Italian Word of the Day: Stufo (fed up)

The way you would translate fed up or sick and tired in Italian is stufo. I personally found this word quite easy to remember when I first started learning the language because the “uff” sound that makes up the word’s core is reminiscent of a grumble or sigh of annoyance.


Because stufo is an adjective, the ending changes according to the gender and plurality of the subject it modifies.

  • stufo = masculine, singular
  • stufa = feminine, singular
  • stufi = masculine, plural
  • stufe = feminine, plural

Did you know that…?
as a noun means stove or heater in Italian.

British Bulldog Dressed As Businessman Looking Sad At Desk
Sono stufo di lavorare. = I’m tired of working.

It is often seen in the company of the verbs essere (to be) / sentirsi (to feel) and followed by the preposition di (of).

  • essere stufo di (qualcosa) = to be fed up with (something)
  • sentirsi stufo di (qualcosa) = to be fed up with (something) (lit: to feel fed up with something)

Sono veramente stufo di vivere in questa topaia!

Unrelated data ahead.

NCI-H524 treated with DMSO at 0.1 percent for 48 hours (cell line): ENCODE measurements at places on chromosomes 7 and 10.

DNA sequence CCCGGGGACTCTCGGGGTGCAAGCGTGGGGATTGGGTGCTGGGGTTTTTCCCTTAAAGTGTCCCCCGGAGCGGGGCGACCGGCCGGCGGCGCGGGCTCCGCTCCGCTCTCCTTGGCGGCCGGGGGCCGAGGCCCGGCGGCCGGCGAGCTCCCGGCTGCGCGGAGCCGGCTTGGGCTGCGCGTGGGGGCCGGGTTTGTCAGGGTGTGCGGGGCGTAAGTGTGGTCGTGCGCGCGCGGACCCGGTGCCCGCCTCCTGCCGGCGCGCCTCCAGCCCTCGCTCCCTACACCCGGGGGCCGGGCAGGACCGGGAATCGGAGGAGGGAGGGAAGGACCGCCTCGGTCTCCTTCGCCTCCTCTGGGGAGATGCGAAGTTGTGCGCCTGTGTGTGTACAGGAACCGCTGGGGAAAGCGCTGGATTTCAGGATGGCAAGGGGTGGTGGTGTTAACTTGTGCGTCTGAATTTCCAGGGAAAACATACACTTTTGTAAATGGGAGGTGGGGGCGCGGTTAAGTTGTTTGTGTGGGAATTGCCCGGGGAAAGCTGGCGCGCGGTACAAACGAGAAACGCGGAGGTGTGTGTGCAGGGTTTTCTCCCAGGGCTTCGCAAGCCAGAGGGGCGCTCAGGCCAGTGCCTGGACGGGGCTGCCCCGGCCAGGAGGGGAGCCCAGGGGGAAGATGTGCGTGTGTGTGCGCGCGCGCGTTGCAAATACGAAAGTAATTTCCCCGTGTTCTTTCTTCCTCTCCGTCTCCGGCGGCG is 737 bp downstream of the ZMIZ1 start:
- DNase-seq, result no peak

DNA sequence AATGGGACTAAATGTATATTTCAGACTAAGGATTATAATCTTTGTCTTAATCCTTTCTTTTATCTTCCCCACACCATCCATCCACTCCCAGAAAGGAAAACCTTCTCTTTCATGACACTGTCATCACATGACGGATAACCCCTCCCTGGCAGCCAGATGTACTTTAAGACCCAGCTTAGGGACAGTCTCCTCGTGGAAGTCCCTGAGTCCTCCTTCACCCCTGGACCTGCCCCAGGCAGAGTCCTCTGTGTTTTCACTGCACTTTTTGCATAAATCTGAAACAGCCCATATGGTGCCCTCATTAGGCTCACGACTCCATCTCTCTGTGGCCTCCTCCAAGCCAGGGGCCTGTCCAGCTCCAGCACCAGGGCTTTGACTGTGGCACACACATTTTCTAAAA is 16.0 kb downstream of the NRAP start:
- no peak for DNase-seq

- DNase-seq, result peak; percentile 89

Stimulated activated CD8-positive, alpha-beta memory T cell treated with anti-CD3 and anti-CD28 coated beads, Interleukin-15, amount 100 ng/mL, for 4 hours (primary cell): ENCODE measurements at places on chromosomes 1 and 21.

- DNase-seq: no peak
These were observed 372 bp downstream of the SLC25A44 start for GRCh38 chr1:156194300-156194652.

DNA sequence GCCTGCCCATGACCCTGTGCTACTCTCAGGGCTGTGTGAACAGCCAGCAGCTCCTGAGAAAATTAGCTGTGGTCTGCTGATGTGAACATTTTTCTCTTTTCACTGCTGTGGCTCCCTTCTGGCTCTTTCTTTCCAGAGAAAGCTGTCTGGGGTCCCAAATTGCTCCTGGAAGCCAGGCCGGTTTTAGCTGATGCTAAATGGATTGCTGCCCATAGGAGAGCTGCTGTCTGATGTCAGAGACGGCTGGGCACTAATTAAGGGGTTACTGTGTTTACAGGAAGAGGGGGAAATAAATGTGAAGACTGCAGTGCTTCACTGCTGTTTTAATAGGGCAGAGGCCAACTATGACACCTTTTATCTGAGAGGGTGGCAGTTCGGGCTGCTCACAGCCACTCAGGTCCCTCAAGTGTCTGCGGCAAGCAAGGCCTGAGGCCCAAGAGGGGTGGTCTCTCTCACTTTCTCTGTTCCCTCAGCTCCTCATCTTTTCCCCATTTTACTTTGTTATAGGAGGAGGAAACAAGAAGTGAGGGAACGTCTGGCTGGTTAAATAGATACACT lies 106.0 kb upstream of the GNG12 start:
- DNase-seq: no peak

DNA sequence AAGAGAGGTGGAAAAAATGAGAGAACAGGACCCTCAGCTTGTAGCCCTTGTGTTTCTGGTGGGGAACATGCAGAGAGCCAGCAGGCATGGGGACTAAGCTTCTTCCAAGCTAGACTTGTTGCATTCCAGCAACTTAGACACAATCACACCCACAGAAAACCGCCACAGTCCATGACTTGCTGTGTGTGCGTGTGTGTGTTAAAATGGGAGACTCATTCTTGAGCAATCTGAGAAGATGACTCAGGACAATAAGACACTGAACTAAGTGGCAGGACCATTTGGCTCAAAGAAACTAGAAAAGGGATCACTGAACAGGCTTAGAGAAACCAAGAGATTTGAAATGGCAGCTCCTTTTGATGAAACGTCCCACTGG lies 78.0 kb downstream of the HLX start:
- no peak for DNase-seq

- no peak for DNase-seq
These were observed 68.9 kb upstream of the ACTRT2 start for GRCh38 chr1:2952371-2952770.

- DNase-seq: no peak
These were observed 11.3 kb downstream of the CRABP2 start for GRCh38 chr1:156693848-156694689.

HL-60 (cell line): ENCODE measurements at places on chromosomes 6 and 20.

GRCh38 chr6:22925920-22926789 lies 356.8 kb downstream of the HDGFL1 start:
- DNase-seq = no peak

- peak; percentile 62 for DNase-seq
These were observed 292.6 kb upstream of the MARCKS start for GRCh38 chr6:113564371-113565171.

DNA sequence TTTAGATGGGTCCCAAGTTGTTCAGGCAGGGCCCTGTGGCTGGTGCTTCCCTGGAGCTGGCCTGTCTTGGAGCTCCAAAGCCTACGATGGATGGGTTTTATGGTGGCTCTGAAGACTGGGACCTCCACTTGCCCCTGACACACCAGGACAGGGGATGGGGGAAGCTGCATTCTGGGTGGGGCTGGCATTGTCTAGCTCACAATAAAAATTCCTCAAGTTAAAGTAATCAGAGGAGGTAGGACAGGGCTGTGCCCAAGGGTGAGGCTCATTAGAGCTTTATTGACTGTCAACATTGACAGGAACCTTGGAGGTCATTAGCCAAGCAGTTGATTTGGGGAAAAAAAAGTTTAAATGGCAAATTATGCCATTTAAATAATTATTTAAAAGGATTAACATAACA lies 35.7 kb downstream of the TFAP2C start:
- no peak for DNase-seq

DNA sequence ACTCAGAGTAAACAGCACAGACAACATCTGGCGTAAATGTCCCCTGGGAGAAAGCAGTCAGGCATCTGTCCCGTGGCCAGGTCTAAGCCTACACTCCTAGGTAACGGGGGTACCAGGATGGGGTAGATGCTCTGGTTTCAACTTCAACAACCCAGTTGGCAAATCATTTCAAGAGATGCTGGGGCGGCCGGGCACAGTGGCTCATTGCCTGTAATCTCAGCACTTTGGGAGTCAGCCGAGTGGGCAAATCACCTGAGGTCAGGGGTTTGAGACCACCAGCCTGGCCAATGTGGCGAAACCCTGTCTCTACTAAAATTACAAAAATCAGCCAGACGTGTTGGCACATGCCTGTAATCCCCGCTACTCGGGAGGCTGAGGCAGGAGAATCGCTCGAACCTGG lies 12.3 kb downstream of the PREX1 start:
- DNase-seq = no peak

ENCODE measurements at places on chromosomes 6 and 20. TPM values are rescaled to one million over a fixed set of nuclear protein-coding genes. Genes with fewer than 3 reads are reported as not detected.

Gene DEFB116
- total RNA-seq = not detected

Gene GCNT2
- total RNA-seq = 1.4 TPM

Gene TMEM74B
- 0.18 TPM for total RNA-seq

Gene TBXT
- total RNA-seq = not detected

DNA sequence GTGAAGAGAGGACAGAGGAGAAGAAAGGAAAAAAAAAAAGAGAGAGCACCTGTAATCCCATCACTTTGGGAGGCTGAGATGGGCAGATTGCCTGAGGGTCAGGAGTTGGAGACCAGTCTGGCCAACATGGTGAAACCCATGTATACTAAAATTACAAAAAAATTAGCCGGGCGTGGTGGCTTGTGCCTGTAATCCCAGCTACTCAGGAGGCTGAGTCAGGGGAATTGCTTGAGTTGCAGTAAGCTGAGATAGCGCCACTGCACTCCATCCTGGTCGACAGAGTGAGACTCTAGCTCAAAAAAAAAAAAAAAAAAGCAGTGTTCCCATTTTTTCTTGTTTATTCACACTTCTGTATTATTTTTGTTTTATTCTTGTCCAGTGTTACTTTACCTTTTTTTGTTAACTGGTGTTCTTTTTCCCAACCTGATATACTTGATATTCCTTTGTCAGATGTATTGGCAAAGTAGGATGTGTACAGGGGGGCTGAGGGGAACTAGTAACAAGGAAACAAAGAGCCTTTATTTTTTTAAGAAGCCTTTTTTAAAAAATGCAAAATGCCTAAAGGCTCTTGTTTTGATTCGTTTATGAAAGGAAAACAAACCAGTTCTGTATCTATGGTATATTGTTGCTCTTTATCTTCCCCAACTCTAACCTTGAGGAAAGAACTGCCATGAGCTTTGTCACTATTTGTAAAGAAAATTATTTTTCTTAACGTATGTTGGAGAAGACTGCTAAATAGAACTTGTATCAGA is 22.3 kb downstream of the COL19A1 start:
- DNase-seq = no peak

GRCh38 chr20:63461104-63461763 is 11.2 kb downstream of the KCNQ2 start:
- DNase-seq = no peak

I’m downright fed up with living in this dump!

The word derives from the verb stufare which means to be fed up or to have enough. (Note that it has the additional meaning to stew or to simmer in the context of cooking!)

If you want to be even more emphatic about how disgruntled you are, try using the evocative expression stufo marcio which literally translates as “rotten fed up”. Another good word is arcistufo (seriously fed up) – a combination of the reinforcing prefix arci- and stufo that can be used with stufo in the same sentence.

Sono stufo e arcistufo di sentire le tue lamentele.

I’m really tired of hearing your complaints.

A school room, computer laboratory or lab with rows of computer monitors and seating. A boy sitting with his hand on his chin looking fed up.
Sono arcistufo di studiare. = I’m so fed up with studying.

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